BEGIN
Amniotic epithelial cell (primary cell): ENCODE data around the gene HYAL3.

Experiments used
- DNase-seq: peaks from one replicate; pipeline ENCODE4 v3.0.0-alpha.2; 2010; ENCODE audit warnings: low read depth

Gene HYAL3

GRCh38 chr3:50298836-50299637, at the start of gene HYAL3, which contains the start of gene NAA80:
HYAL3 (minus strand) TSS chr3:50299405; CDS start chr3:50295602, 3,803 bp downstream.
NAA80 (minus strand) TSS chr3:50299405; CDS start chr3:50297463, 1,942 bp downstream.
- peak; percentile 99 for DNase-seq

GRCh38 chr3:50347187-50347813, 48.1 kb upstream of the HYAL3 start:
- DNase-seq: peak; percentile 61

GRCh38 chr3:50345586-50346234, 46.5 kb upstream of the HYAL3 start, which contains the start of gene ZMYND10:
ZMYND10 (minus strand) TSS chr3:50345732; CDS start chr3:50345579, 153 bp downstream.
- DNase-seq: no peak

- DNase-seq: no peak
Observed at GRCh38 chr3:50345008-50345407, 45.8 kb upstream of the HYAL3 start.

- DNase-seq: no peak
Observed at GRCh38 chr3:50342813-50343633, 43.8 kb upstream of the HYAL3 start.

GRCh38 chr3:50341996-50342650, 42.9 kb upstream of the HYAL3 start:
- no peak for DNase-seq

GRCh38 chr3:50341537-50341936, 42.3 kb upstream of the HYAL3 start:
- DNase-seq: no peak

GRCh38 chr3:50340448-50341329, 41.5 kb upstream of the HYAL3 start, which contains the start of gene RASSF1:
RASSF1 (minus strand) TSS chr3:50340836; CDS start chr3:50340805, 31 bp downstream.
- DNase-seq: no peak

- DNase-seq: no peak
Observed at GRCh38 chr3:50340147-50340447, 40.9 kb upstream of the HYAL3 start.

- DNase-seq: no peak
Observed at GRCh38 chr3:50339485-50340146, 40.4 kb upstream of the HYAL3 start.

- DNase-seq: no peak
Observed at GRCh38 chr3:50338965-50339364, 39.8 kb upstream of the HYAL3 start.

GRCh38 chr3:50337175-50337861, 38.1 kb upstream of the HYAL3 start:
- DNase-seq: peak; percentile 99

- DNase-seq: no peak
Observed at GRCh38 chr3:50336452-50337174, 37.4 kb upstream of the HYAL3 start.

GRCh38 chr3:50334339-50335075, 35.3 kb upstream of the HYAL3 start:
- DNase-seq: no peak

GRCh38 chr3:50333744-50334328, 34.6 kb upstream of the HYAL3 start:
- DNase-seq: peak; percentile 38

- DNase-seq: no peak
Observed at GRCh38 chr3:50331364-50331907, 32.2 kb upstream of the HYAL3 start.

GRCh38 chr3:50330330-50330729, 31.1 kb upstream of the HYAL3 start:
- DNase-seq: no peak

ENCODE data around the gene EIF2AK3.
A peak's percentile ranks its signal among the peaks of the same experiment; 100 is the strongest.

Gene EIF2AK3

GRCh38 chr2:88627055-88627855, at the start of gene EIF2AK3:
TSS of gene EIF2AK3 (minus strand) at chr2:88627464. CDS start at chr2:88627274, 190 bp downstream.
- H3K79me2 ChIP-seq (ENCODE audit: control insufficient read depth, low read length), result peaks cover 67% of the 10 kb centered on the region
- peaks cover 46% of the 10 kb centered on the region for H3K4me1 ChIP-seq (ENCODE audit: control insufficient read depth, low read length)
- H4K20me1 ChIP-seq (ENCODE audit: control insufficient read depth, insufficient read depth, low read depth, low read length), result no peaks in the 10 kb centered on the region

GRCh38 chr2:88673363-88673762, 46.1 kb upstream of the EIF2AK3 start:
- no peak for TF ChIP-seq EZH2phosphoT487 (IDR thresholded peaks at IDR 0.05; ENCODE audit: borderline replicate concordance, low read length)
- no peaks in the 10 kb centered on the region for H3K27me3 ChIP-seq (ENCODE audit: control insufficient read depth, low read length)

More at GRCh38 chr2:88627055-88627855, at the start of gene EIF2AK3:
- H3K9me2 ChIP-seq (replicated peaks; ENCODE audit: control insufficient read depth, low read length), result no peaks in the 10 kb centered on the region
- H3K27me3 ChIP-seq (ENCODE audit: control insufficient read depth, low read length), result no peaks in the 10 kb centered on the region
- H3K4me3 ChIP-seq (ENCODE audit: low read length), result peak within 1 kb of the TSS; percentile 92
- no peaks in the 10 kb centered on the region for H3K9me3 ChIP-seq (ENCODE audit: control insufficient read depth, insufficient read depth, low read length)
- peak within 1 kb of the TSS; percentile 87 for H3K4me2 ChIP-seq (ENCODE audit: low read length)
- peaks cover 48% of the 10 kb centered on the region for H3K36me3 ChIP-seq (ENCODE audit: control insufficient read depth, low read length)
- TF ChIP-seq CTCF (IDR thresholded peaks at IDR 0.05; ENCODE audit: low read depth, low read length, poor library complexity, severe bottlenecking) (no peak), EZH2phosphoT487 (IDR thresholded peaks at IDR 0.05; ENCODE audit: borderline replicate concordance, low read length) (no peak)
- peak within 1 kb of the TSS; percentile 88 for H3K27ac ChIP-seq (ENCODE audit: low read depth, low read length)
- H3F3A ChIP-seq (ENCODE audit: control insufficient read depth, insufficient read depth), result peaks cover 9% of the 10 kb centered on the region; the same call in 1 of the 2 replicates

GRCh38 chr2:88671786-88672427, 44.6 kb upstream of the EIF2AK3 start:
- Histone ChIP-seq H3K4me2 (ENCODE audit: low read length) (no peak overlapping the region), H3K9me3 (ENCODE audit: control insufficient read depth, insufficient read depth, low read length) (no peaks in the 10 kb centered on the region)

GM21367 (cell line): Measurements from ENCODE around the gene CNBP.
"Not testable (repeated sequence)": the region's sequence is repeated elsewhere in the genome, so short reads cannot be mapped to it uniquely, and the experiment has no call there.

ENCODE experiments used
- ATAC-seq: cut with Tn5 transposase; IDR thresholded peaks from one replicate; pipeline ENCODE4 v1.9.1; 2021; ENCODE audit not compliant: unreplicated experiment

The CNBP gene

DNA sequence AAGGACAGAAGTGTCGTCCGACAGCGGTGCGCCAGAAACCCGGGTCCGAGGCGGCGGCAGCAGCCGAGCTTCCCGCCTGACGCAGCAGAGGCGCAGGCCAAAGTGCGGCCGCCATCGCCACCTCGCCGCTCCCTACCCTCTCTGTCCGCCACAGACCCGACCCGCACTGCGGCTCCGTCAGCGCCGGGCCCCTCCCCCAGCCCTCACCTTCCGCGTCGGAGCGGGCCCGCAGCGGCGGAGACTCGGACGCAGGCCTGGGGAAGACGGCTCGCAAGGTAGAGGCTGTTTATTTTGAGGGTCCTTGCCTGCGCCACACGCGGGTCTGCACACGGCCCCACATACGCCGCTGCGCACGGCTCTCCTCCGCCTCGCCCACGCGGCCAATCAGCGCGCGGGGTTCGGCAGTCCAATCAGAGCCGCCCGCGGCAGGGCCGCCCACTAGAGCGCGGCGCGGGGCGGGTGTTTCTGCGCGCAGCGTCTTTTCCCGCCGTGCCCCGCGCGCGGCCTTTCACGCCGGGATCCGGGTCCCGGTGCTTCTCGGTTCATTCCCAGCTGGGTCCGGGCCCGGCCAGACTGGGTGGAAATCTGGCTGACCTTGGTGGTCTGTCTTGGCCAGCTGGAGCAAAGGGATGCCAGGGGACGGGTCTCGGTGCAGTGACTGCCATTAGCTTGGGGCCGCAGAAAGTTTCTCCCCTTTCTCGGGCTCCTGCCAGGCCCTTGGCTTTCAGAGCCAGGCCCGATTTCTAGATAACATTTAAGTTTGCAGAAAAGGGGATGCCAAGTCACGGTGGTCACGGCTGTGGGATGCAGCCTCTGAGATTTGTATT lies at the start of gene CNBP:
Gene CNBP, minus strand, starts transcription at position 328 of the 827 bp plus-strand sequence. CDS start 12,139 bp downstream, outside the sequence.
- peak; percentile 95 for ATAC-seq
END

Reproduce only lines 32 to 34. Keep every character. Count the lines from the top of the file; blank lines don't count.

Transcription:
- DNase-seq: peak; percentile 99

- DNase-seq: no peak
Observed at GRCh38 chr3:50336452-50337174, 37.4 kb upstream of the HYAL3 start.